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Public Statements

Repealing the Job-Killing Health Care Law Act

Floor Speech

Location: Washington, DC


Ms. VELÁZQUEZ. Madam Speaker, I rise in opposition to the bill before us today.

As we begin the 112th Congress, it is unfortunate that one of the first bills before this body is more about politics than policy. This bill will not help a single small business secure a loan, open a new market for its products, or invest back in its operations. By their own admission, the other side acknowledges this legislation is going nowhere.

It is ironic this grandstanding occurs when health insurance continues to be a top challenge facing small businesses. Over the last decade, small employers have seen their premiums rise by over 114 percent with no sign of relief. It is hard to imagine how repeal will help small businesses. In fact, it could do significant harm. The bill before us today imposes a $40 billion tax increase by eliminating critical small business tax credits. These have already helped reduce costs and increased coverage rates by nearly 12 percent in the past year.

Repeal would also eliminate choices for entrepreneurs. Currently, in the majority of States, the two largest insurers had a combined market share of 70 percent or more. By doing away with reforms that establish new health insurance markets, it will limit small businesses' ability to secure coverage.

Small businesses already pay 20 percent more than their corporate counterparts, and the loss of new safeguards will compound this problem. Because of health reform, insurers are no longer able to raise rates arbitrarily without explaining why. They cannot deny coverage based on a preexisting condition or because an employee gets sick. Passage of this bill would also strip new protections that provide small businesses bargaining power.

We have heard how important reforms were excluded from the original legislation. They say that for this reason, the House will start from scratch and enact a new health care law. However, when Republicans were in control of both Chambers and held the Oval Office, they talked about these solutions for nearly a decade, and yet nothing happened. In the meantime, small businesses saw their employees' premiums rise by an average of $700 every single year. These small businesses now pay nearly $14,000 for a policy that cost $6,500 in 2000. Why should small businesses believe they can deliver on a promise this time?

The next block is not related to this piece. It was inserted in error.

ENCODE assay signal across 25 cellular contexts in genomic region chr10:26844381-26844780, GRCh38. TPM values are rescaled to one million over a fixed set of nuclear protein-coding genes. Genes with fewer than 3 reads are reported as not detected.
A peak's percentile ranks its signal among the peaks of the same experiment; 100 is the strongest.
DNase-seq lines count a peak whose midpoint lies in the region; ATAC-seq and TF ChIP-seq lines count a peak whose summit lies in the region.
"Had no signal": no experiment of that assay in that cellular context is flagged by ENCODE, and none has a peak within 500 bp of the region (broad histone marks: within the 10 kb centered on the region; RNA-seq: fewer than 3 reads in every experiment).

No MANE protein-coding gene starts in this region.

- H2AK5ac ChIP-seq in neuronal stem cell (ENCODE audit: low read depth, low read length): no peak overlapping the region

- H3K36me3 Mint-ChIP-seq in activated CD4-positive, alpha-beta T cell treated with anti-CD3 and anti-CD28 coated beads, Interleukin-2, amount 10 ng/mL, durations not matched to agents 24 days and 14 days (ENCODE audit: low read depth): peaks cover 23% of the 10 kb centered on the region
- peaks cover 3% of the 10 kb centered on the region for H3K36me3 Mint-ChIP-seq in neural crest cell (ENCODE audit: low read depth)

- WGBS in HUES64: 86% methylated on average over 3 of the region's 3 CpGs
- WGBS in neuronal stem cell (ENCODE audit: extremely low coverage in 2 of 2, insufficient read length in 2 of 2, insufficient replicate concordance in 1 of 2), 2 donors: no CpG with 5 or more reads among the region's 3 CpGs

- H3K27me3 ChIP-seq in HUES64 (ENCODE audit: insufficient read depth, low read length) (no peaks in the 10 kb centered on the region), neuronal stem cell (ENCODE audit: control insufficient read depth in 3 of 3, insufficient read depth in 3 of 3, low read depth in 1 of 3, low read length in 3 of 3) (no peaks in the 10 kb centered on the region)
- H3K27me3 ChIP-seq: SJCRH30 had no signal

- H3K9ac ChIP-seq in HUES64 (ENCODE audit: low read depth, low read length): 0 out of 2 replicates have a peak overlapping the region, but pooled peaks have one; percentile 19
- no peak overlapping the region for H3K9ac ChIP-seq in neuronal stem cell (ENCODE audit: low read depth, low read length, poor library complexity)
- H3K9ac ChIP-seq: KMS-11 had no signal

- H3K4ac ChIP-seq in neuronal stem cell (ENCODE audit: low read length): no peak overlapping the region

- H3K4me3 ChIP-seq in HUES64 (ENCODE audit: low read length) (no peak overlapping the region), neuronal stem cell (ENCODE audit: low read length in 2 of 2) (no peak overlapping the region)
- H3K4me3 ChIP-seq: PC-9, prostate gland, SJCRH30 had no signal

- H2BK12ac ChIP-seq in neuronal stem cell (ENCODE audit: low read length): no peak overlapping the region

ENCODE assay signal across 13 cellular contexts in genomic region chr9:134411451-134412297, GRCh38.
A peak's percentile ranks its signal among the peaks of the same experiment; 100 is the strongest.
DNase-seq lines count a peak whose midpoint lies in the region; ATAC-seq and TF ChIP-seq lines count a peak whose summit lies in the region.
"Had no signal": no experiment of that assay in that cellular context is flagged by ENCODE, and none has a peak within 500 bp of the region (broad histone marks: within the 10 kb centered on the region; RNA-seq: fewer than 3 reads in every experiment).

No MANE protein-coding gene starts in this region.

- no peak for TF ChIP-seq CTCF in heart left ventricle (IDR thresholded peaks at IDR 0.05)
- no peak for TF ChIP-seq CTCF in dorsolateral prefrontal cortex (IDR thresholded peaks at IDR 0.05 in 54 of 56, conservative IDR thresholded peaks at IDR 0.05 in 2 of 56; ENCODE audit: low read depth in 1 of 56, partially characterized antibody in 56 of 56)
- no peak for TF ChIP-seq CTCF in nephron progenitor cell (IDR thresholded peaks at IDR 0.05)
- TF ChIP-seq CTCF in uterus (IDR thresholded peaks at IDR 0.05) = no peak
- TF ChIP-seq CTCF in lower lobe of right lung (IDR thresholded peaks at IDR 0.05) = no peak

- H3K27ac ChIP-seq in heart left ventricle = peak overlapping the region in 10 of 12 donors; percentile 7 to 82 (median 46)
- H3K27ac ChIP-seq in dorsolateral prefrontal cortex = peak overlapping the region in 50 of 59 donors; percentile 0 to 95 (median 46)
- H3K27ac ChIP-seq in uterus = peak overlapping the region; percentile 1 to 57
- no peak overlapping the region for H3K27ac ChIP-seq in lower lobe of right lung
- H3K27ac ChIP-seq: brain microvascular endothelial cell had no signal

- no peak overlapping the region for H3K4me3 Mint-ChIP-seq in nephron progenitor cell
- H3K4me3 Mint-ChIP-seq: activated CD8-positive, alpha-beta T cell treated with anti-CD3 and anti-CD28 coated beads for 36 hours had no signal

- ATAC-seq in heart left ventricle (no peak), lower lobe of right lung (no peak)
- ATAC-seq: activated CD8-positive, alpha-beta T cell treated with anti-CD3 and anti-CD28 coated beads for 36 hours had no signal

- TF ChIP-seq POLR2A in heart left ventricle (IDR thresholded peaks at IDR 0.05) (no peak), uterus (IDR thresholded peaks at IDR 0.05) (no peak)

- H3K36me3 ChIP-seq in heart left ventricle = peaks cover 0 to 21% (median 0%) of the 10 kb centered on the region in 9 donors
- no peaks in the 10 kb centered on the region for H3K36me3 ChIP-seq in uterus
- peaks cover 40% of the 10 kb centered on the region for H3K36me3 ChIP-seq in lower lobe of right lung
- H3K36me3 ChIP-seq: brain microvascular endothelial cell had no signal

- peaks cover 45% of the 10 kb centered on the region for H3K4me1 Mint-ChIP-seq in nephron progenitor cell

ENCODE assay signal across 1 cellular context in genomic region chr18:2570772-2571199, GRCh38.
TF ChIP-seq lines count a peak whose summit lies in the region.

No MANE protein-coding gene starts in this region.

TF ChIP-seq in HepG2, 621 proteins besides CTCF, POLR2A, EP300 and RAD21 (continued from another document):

While our economy has added nearly 400,000 jobs over the past 3 months, more must be done. We must continue to confront the problem of health coverage for small businesses, but voting for today's bill will not do that.

I urge Members to oppose the bill, and I urge the new leadership to focus on meaningful ways to address this Nation's economic challenges.

I reserve the balance of my time


Ms. VELÁZQUEZ. Madam Speaker, what will small businesses lose if health care reform is repealed? The small business tax credit of up to 50 percent will be lost. Insurers will be able to continue price gouging. Insurers will be able to deny small businesses coverage without any justification. New health insurance options for small businesses will be eliminated. Small businesses will be unable to pool resources to purchase coverage. Insurers will be able to delay small businesses' access to health insurance. New health options for the self-employed will be abolished.

I urge a ``no'' vote. And I hope that we spend the remainder of this Congress on measures that truly get small businesses hiring and creating jobs. What we need is to get this economy back on track. By repealing health care reform, we will not achieve that.

I yield back the balance of my time.


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